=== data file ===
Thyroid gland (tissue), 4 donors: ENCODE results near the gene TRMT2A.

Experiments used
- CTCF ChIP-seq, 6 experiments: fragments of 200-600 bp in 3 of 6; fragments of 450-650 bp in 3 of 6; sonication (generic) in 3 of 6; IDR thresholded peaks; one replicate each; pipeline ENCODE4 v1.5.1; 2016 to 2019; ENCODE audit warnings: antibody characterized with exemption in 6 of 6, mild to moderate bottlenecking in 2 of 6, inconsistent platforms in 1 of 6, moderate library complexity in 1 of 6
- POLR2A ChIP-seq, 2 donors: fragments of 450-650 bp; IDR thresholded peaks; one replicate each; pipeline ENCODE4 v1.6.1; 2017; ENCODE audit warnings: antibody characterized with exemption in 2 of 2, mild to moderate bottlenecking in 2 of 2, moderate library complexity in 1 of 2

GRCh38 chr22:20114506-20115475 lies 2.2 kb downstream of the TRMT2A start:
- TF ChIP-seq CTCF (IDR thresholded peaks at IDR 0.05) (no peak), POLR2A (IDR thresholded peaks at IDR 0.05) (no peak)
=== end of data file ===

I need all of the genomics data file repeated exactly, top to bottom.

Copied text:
Thyroid gland (tissue), 4 donors: ENCODE results near the gene TRMT2A.

Experiments used
- CTCF ChIP-seq, 6 experiments: fragments of 200-600 bp in 3 of 6; fragments of 450-650 bp in 3 of 6; sonication (generic) in 3 of 6; IDR thresholded peaks; one replicate each; pipeline ENCODE4 v1.5.1; 2016 to 2019; ENCODE audit warnings: antibody characterized with exemption in 6 of 6, mild to moderate bottlenecking in 2 of 6, inconsistent platforms in 1 of 6, moderate library complexity in 1 of 6
- POLR2A ChIP-seq, 2 donors: fragments of 450-650 bp; IDR thresholded peaks; one replicate each; pipeline ENCODE4 v1.6.1; 2017; ENCODE audit warnings: antibody characterized with exemption in 2 of 2, mild to moderate bottlenecking in 2 of 2, moderate library complexity in 1 of 2

GRCh38 chr22:20114506-20115475 lies 2.2 kb downstream of the TRMT2A start:
- TF ChIP-seq CTCF (IDR thresholded peaks at IDR 0.05) (no peak), POLR2A (IDR thresholded peaks at IDR 0.05) (no peak)